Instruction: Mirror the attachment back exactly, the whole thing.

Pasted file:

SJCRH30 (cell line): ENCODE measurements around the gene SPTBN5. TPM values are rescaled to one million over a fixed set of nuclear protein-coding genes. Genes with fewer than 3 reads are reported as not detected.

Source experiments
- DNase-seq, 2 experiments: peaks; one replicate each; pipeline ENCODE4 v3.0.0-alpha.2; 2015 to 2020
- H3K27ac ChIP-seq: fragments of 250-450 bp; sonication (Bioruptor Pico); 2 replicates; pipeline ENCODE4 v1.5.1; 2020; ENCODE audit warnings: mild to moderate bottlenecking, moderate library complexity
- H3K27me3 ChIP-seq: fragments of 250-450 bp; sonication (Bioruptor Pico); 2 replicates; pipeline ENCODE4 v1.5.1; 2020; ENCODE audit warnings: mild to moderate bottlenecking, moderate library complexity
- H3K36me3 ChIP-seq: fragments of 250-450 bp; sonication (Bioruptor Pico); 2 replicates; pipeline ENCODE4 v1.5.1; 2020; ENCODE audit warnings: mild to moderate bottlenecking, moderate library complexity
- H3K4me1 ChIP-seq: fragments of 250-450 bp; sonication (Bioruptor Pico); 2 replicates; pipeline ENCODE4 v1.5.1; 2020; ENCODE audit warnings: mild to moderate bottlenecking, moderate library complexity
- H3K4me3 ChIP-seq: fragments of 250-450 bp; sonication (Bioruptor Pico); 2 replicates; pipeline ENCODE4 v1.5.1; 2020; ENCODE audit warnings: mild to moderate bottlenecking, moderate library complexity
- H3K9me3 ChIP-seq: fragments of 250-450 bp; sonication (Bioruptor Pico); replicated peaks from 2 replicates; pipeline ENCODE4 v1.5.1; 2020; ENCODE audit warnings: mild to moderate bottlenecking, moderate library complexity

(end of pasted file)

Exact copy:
SJCRH30 (cell line): ENCODE measurements around the gene SPTBN5. TPM values are rescaled to one million over a fixed set of nuclear protein-coding genes. Genes with fewer than 3 reads are reported as not detected.

Source experiments
- DNase-seq, 2 experiments: peaks; one replicate each; pipeline ENCODE4 v3.0.0-alpha.2; 2015 to 2020
- H3K27ac ChIP-seq: fragments of 250-450 bp; sonication (Bioruptor Pico); 2 replicates; pipeline ENCODE4 v1.5.1; 2020; ENCODE audit warnings: mild to moderate bottlenecking, moderate library complexity
- H3K27me3 ChIP-seq: fragments of 250-450 bp; sonication (Bioruptor Pico); 2 replicates; pipeline ENCODE4 v1.5.1; 2020; ENCODE audit warnings: mild to moderate bottlenecking, moderate library complexity
- H3K36me3 ChIP-seq: fragments of 250-450 bp; sonication (Bioruptor Pico); 2 replicates; pipeline ENCODE4 v1.5.1; 2020; ENCODE audit warnings: mild to moderate bottlenecking, moderate library complexity
- H3K4me1 ChIP-seq: fragments of 250-450 bp; sonication (Bioruptor Pico); 2 replicates; pipeline ENCODE4 v1.5.1; 2020; ENCODE audit warnings: mild to moderate bottlenecking, moderate library complexity
- H3K4me3 ChIP-seq: fragments of 250-450 bp; sonication (Bioruptor Pico); 2 replicates; pipeline ENCODE4 v1.5.1; 2020; ENCODE audit warnings: mild to moderate bottlenecking, moderate library complexity
- H3K9me3 ChIP-seq: fragments of 250-450 bp; sonication (Bioruptor Pico); replicated peaks from 2 replicates; pipeline ENCODE4 v1.5.1; 2020; ENCODE audit warnings: mild to moderate bottlenecking, moderate library complexity